There will be blood is surely an unnerving title to a film. Daniel Day-Lewis’s performance in the 2007 period film is astounding. The film is a loose adaptation of the 1927 novel “Oil” by Upton Sinclair. Our protagonist Daniel Plainview earns a silver and gold certificate. He sets up a company for drilling oil. Paul Sunday a resident of Little Boston approaches Plainview with a new prospecting business idea. Following his lead, Plainview drills the land and acquires immense wealth. The choice of the title focussing on blood while the film revolves around oil bewilders the audience. Where is the blood in ‘an ocean of oil’?
There will be blood in deaths and accidents
In the initial phase of the film, we find Plainview struggling to move to the office even with a broken limb. One might expect the film to show some really bloody scenes. On the contrary, the few deaths that are shown are undoubtedly painful but not drenched in blood. In Little Boston, one of Plainview’s workers dies in an accident. The mutilated body has blood oozing out but nothing too gruesome.
The second death which appeared to have a closer connection with blood was a murder. Plainview discovered that the man he sheltered as his stepbrother was an impostor. One night after drinking at a party, Plainview confronted the imposter shooting him right through his skull. He dug a grave and buried his former friend.
In the concluding scenes, we find Plainview engaging in an animated argument with Eli Sunday. Eli’s death at the hands of Daniel was probably the most gruesome. Contrary to the audience’s expectations the filmmakers didn’t shy away from showing a bloody corpse. However, the deaths do not sufficiently account for the claim there will be blood. Apart from the body, blood also refers to the family. Perhaps, that is why the audience empathizes more with Daniel’s half-brother Henry’s death than Eli’s murder.
There will be blood as it runs in the family
Apart from Henry, Daniel’s closest family member was his business partner, H.W. He was an orphan, Daniel had adopted him not out of sympathy but for selfish ends. Having a baby would garner him the respect of a compassionate and endearing family man. In an accident at the site, H.W. lost his hearing skills. Daniel abandoned him and sent him to the school for those with impaired hearing. However, H.W. was summoned back from his school to comply with the orders of the church of “third revelation”. Daniel was forced to bring back H.W. to reinstate his image as a doting father. H.W. grew up to marry Mary Sunday and set up his own company in Mexico. As they say, blood is thicker than water but oil is more viscous and perhaps more vicious. Hatred and competition for oil replaces the love and respect fostered by blood ties.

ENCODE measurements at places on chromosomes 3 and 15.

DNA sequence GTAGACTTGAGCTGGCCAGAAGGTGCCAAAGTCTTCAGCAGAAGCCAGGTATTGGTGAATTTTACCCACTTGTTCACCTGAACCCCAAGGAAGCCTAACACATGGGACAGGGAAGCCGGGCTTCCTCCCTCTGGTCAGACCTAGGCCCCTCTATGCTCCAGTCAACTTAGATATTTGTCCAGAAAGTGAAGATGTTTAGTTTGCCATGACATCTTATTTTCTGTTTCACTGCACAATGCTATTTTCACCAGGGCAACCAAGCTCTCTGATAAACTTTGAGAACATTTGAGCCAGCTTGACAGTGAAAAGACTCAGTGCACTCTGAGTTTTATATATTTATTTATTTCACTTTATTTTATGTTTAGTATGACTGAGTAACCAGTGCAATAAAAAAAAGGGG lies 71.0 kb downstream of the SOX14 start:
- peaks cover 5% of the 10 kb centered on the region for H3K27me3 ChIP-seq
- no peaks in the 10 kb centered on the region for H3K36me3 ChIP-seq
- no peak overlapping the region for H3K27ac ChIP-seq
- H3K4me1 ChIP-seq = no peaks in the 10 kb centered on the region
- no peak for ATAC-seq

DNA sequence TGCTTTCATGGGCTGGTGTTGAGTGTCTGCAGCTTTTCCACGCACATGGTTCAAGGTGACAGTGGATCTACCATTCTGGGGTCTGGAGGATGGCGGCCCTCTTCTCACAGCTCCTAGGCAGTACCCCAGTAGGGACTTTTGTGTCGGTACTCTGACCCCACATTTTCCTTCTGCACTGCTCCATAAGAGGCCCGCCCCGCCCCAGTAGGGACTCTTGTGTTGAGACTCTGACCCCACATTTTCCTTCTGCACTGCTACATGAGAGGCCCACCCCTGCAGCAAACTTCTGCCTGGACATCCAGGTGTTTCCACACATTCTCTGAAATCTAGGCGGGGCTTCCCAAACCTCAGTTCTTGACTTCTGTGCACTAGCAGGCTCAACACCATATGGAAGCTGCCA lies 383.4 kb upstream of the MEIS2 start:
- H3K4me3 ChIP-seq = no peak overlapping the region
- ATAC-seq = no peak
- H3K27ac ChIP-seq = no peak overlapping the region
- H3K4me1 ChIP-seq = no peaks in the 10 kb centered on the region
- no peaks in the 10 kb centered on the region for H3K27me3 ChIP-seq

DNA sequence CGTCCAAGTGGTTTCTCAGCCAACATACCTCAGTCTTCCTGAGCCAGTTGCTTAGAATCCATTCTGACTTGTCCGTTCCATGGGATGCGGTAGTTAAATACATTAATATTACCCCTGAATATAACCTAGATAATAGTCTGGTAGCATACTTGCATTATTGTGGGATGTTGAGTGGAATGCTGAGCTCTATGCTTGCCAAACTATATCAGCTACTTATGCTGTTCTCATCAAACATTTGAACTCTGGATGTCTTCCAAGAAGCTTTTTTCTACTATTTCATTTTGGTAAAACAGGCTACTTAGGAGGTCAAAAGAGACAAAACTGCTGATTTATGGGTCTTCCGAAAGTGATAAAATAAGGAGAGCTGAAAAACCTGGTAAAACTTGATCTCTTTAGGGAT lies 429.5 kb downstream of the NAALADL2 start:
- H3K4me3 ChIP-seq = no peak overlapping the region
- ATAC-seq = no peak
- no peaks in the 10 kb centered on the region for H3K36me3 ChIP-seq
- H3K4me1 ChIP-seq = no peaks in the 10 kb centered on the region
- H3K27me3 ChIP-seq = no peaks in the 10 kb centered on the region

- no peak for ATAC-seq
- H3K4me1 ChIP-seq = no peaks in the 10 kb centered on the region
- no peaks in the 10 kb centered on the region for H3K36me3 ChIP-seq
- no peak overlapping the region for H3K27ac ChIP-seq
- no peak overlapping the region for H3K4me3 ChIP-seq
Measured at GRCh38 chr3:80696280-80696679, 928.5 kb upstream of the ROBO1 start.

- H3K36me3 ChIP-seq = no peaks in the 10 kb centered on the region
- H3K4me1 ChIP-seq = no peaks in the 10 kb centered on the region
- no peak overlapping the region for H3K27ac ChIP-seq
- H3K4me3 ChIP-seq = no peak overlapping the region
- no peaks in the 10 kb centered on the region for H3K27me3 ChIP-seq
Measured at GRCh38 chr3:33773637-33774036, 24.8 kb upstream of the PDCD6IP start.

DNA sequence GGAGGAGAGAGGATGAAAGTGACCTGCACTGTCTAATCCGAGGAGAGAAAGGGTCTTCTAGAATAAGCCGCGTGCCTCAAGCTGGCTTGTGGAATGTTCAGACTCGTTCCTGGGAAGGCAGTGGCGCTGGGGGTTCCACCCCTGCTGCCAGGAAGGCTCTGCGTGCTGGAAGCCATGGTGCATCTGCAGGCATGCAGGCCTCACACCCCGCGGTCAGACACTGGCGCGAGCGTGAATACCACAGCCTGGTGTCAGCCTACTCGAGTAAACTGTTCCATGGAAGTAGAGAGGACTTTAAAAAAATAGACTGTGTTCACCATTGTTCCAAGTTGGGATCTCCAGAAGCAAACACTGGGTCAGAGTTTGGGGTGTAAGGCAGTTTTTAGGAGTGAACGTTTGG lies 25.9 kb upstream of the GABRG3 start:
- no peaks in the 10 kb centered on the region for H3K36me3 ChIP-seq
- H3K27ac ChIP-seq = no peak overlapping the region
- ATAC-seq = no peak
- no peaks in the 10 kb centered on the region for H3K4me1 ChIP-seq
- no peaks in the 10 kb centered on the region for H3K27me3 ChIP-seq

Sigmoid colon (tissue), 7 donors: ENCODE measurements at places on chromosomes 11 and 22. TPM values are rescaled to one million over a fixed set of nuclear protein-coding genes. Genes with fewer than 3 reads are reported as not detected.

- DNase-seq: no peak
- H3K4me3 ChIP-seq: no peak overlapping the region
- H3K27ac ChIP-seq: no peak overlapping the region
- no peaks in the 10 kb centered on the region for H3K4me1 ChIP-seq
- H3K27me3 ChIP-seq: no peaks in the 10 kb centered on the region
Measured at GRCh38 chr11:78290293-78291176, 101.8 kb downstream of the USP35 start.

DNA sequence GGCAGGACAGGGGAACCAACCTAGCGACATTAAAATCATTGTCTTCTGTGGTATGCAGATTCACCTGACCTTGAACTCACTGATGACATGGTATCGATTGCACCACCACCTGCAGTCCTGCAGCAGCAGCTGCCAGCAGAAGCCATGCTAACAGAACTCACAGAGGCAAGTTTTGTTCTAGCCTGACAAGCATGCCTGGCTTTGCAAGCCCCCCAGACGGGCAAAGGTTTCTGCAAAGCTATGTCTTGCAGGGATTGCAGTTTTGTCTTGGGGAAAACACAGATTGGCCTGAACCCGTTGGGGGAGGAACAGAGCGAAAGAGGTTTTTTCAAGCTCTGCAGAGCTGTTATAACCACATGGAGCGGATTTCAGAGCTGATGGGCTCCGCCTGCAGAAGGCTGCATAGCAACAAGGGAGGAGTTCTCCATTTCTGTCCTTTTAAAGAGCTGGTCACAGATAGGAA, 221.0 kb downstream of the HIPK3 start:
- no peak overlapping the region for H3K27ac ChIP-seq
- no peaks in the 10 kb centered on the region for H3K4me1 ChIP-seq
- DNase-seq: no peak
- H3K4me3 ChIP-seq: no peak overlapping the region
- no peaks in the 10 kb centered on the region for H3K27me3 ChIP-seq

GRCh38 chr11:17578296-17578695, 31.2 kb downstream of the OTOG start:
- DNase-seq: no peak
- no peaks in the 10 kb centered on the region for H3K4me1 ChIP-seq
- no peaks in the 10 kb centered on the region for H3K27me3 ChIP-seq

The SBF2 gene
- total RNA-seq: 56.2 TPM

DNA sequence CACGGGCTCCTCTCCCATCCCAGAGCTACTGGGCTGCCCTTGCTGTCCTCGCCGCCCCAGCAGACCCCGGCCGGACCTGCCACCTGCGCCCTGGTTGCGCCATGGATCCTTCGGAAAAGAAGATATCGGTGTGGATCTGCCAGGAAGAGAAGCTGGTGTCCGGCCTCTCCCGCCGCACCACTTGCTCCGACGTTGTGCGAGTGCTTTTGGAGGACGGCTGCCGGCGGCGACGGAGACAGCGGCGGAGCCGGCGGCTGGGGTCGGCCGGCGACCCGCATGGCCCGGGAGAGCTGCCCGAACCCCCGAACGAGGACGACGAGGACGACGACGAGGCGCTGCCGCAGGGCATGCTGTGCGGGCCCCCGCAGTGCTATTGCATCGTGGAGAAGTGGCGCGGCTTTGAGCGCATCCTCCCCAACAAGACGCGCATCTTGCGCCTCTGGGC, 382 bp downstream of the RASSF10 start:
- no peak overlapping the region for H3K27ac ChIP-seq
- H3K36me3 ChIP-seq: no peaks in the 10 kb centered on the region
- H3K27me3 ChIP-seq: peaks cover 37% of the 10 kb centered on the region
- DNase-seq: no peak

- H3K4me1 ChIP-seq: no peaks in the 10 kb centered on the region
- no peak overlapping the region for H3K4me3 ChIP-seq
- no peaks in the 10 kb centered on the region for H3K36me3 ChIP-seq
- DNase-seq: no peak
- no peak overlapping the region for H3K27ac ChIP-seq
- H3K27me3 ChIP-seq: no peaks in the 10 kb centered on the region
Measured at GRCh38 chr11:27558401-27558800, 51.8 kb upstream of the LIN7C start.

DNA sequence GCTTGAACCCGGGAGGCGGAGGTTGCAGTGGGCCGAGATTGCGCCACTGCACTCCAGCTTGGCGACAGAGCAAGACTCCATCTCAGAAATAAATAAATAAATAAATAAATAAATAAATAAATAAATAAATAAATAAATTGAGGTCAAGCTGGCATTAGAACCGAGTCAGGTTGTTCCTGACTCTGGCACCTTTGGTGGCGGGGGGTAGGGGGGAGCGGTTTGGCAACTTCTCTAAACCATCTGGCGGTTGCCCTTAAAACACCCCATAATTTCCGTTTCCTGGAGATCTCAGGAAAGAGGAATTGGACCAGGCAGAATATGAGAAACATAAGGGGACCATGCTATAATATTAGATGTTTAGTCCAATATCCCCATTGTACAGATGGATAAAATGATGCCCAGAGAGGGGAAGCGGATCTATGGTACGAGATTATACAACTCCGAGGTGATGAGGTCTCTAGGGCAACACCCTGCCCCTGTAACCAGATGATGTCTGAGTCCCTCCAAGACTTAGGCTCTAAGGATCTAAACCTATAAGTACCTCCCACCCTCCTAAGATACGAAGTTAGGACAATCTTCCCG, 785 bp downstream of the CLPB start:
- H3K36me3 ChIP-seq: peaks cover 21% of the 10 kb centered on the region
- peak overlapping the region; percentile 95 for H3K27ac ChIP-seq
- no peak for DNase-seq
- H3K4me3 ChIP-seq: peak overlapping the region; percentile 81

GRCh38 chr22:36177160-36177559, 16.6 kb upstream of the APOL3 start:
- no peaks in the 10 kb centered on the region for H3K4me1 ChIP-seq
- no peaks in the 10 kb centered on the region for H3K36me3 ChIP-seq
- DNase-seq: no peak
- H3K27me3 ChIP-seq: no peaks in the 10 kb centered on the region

The Third Revelation: Oil is the new blood
Eli Sunday is a reflection of Daniel Plainview, the capitalistic front of the church. In their final encounter, Daniel overpowers Eli beating him to death. There will be blood isn’t simply a tale of an oil merchant. It not only traces the progress of capitalism in America but also pits the scientific progress against religion. Eli’s defeat is also the fall of religion in the face of capitalism. Oil is the new currency as evident when Eli tries to pitch the last plot of undrilled land to Plainview. However, Daniel brilliantly exclaims, that he has already sucked the land empty. Scientific advancement is the “Third Revelation“. Accusing Eli of being a false prophet, he dispels that Paul Sunday was the true seer who informed him of the land and made his profit out of it. Daniel’s claim “I am the third revelation“ echoes among the audience.
“I am finished”: Concluding the oilman’s tale
Capitalism’s final blow was to the church. An alcoholic Daniel exclaims “I am finished”. He is drunk in power. Daniel’s competitor for wealth is none other than himself. Dismissing all ties of blood, nature, and humanity, he ruthlessly yet impressively builds his empire. There will be blood sadistically flashes the cold-blooded reality of human ambition in the era of capitalism. This brilliant piece of art is a difficult watch. However, the award-winning performances leave the audience completely soaked and mesmerized in admiration. The film doesn’t pass a moral judgment on the rise of capitalism but provides enough room for introspection and interpretation. The film is pleasantly disturbing, allowing reflection and a possibility of an academic discourse to follow.